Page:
The Constitutional Sources Project (ConSource) exists to increase understanding, facilitate research, and encourage discussion of the U.S. Constitution by connecting individuals — including students, teachers, lawyers and judges — with the documentary history of its creation, ratification, and amendment. Since October 2020 the digital archives and the research underpinning them has been part of The Quill Project at Pembroke College, University of Oxford, and is part of a broader project to study the history of American constitutional law.
An Online Library of Constitutional History
For more than 15 years, ConSource has revolutionized the way people interact with history by democratizing access to the source materials of the U.S. Constitution—letters, journals, newspapers, articles, speeches, and other first-hand records—so that any citizen can research and learn from the document’s rich intellectual history.
The countless letters, speeches and journals of the Framers and later Amenders of the Constitution are housed in hundreds of libraries and archives, as well as in private collections throughout the United States and Europe, and are virtually inaccessible to most of us, whether a fourth grader or a Supreme Court Justice. To address this lack of access, ConSource provides free public access to what is fast becoming the world’s most comprehensive online library of source documents related to U.S. Constitutional history.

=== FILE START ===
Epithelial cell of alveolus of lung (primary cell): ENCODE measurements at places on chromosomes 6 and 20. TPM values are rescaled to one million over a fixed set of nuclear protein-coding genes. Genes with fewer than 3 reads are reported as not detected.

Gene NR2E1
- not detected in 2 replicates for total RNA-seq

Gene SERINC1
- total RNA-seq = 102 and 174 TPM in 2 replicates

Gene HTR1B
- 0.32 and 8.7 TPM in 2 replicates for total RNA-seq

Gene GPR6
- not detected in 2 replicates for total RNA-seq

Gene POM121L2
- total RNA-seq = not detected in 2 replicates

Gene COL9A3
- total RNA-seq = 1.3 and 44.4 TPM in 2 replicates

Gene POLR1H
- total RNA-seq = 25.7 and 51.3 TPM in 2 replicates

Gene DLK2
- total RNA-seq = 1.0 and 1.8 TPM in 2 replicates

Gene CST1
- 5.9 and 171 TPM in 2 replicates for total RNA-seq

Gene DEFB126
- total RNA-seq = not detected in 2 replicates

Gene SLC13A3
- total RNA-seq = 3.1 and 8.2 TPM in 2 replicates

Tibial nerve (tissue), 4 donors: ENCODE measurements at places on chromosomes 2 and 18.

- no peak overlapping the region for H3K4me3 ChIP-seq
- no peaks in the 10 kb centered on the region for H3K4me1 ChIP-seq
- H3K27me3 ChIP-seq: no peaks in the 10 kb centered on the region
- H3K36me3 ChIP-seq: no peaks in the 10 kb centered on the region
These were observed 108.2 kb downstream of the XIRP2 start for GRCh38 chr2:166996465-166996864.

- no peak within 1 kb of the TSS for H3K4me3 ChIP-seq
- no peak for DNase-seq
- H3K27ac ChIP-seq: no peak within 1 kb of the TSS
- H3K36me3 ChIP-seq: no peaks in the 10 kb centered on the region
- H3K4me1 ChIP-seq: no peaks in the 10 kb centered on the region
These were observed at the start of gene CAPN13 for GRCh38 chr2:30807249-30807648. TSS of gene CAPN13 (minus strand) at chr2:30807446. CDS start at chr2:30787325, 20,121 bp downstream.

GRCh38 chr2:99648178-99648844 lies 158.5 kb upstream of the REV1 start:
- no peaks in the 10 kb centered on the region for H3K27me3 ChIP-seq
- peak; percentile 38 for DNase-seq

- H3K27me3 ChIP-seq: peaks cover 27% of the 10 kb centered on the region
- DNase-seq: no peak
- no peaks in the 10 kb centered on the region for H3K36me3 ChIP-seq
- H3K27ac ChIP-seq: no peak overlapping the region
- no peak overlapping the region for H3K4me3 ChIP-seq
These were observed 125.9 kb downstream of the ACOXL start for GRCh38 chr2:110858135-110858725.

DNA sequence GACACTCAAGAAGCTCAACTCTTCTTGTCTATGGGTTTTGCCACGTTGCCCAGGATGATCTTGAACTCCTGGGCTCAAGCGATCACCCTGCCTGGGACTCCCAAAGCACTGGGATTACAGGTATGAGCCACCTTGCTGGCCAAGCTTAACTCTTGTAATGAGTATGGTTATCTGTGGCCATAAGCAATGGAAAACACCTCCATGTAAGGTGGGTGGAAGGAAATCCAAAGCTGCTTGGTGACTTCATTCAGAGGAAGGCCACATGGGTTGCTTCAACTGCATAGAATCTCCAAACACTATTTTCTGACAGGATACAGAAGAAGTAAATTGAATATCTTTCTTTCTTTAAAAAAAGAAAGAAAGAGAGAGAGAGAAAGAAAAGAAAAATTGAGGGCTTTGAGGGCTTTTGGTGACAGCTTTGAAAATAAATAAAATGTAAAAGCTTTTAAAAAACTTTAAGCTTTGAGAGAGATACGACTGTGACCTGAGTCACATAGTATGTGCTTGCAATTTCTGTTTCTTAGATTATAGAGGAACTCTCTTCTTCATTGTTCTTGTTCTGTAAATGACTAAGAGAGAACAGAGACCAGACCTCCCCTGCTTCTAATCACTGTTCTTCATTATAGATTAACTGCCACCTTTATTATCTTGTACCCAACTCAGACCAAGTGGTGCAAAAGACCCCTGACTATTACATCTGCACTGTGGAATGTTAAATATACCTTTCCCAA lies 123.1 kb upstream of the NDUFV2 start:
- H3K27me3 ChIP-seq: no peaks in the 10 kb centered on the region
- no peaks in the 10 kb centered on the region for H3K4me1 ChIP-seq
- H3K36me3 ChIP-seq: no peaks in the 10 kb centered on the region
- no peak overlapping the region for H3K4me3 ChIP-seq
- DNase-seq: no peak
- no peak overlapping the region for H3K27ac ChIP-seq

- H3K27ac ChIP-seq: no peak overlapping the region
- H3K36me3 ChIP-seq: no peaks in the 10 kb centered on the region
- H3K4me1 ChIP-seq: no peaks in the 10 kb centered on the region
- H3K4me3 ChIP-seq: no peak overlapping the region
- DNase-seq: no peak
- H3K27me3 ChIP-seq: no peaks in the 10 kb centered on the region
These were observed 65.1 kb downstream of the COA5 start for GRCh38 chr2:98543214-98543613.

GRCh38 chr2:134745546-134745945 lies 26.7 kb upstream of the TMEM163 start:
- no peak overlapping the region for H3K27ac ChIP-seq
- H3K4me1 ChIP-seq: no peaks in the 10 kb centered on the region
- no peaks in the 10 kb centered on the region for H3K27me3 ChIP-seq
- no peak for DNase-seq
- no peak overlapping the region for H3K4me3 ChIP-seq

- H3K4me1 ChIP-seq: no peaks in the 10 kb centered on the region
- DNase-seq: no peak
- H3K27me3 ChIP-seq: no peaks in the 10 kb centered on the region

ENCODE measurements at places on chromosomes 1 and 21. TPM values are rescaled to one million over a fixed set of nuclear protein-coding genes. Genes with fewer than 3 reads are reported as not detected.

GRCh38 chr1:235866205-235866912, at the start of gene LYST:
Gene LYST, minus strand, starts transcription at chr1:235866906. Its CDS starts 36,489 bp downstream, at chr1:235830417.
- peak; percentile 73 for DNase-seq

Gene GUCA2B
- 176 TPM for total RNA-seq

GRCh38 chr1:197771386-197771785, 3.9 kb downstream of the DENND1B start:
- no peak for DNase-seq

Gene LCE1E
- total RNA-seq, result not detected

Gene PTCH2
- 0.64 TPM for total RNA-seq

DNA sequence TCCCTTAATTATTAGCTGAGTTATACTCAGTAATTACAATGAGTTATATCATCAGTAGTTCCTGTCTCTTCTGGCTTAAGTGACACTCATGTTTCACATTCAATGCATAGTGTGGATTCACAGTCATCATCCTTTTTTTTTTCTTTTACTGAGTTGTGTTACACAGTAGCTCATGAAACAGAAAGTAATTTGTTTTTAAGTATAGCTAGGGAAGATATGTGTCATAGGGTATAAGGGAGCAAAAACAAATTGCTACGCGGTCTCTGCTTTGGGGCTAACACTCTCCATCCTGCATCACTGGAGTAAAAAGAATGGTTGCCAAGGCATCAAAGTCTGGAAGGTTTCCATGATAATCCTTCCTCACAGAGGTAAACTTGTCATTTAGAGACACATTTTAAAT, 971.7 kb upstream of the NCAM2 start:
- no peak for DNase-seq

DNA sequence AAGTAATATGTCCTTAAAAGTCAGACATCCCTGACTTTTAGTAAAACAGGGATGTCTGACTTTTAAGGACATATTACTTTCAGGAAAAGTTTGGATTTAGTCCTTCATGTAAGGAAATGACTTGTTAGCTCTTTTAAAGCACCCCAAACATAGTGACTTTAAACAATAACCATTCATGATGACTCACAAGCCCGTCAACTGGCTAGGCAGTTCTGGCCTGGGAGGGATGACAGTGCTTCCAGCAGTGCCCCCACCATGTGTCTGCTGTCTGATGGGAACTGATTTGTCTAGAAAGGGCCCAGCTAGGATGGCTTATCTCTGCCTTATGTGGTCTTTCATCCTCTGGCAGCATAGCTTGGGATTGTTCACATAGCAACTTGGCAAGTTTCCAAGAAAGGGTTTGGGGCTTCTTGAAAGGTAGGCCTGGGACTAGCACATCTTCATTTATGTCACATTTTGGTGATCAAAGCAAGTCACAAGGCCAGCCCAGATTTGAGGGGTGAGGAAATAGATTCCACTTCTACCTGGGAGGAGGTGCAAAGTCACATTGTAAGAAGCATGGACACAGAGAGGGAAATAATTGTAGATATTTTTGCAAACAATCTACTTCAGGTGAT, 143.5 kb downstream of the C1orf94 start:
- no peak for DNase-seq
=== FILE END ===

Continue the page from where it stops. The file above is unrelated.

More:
But we are not stopping there. Through our Constitutional Index and our merger with the Quill Project at Oxford University, we are providing scholars, legal professionals, educators, and the general public with a full range of cutting edge analytical tools and visualizations to explore these documents. The Quill models of the 1787 Constitutional Convention and the Bill of Rights, for example, reconstruct months of negotiation and debate across dozens of committees and subcommittees, allowing the precise context of each proposal, speech, and vote to be explored. Users are able to chart how particular language emerged over weeks and months, and to trace the influence of particular individuals and delegations.
ConSource also creates research reports and educational resources to promote understanding and to meet the specific needs of scholars and authors, legal practitioners and government officials, educators and students, journalists and the general public. By connecting individuals to and facilitating discussion around the diverse ideas and documents that established the United States and have informed our progress, ConSource and the Quill Project are ensuring that future generations will understand the principles of liberty espoused by the Declaration of Independence and enabled by the Constitution and its Amendments.
By connecting individuals to and facilitating discussion around the diverse ideas and documents that established the United States and have informed our progress, ConSource ensures that future generations will understand the principles of liberty espoused by the Declaration of Independence and enabled by the Constitution and its Amendments.
Current ConSource Collections
- The Constitution, Bill of Rights, and Amendments 11 – 27